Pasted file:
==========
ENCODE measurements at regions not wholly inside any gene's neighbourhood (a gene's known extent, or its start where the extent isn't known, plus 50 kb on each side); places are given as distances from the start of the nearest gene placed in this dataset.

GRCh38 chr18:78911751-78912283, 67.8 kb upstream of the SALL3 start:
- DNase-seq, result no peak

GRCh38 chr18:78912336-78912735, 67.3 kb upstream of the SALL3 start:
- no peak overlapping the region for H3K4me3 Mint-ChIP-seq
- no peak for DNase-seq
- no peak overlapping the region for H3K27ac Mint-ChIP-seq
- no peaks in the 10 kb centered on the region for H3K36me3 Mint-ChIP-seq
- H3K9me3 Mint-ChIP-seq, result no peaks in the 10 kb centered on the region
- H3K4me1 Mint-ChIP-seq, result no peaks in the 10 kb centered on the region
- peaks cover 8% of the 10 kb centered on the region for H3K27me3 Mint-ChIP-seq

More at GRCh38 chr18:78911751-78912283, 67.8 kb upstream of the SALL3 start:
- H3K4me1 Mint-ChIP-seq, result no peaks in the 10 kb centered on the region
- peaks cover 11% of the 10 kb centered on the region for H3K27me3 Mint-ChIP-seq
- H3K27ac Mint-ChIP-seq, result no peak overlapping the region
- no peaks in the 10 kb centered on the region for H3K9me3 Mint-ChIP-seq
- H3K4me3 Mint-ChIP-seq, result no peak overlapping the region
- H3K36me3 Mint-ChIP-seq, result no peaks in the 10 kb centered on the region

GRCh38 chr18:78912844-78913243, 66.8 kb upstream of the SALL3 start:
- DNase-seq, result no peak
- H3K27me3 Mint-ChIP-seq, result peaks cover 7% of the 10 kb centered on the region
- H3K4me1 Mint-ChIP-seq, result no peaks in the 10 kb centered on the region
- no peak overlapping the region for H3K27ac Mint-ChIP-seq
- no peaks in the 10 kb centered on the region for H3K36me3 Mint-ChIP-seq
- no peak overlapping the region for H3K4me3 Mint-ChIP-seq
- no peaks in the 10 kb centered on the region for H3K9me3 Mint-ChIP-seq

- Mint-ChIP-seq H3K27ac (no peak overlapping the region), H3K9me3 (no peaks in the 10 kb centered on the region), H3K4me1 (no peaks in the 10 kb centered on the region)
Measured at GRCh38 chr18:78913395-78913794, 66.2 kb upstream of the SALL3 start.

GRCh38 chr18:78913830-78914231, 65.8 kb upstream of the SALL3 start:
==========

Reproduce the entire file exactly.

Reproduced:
ENCODE measurements at regions not wholly inside any gene's neighbourhood (a gene's known extent, or its start where the extent isn't known, plus 50 kb on each side); places are given as distances from the start of the nearest gene placed in this dataset.

GRCh38 chr18:78911751-78912283, 67.8 kb upstream of the SALL3 start:
- DNase-seq, result no peak

GRCh38 chr18:78912336-78912735, 67.3 kb upstream of the SALL3 start:
- no peak overlapping the region for H3K4me3 Mint-ChIP-seq
- no peak for DNase-seq
- no peak overlapping the region for H3K27ac Mint-ChIP-seq
- no peaks in the 10 kb centered on the region for H3K36me3 Mint-ChIP-seq
- H3K9me3 Mint-ChIP-seq, result no peaks in the 10 kb centered on the region
- H3K4me1 Mint-ChIP-seq, result no peaks in the 10 kb centered on the region
- peaks cover 8% of the 10 kb centered on the region for H3K27me3 Mint-ChIP-seq

More at GRCh38 chr18:78911751-78912283, 67.8 kb upstream of the SALL3 start:
- H3K4me1 Mint-ChIP-seq, result no peaks in the 10 kb centered on the region
- peaks cover 11% of the 10 kb centered on the region for H3K27me3 Mint-ChIP-seq
- H3K27ac Mint-ChIP-seq, result no peak overlapping the region
- no peaks in the 10 kb centered on the region for H3K9me3 Mint-ChIP-seq
- H3K4me3 Mint-ChIP-seq, result no peak overlapping the region
- H3K36me3 Mint-ChIP-seq, result no peaks in the 10 kb centered on the region

GRCh38 chr18:78912844-78913243, 66.8 kb upstream of the SALL3 start:
- DNase-seq, result no peak
- H3K27me3 Mint-ChIP-seq, result peaks cover 7% of the 10 kb centered on the region
- H3K4me1 Mint-ChIP-seq, result no peaks in the 10 kb centered on the region
- no peak overlapping the region for H3K27ac Mint-ChIP-seq
- no peaks in the 10 kb centered on the region for H3K36me3 Mint-ChIP-seq
- no peak overlapping the region for H3K4me3 Mint-ChIP-seq
- no peaks in the 10 kb centered on the region for H3K9me3 Mint-ChIP-seq

- Mint-ChIP-seq H3K27ac (no peak overlapping the region), H3K9me3 (no peaks in the 10 kb centered on the region), H3K4me1 (no peaks in the 10 kb centered on the region)
Measured at GRCh38 chr18:78913395-78913794, 66.2 kb upstream of the SALL3 start.

GRCh38 chr18:78913830-78914231, 65.8 kb upstream of the SALL3 start: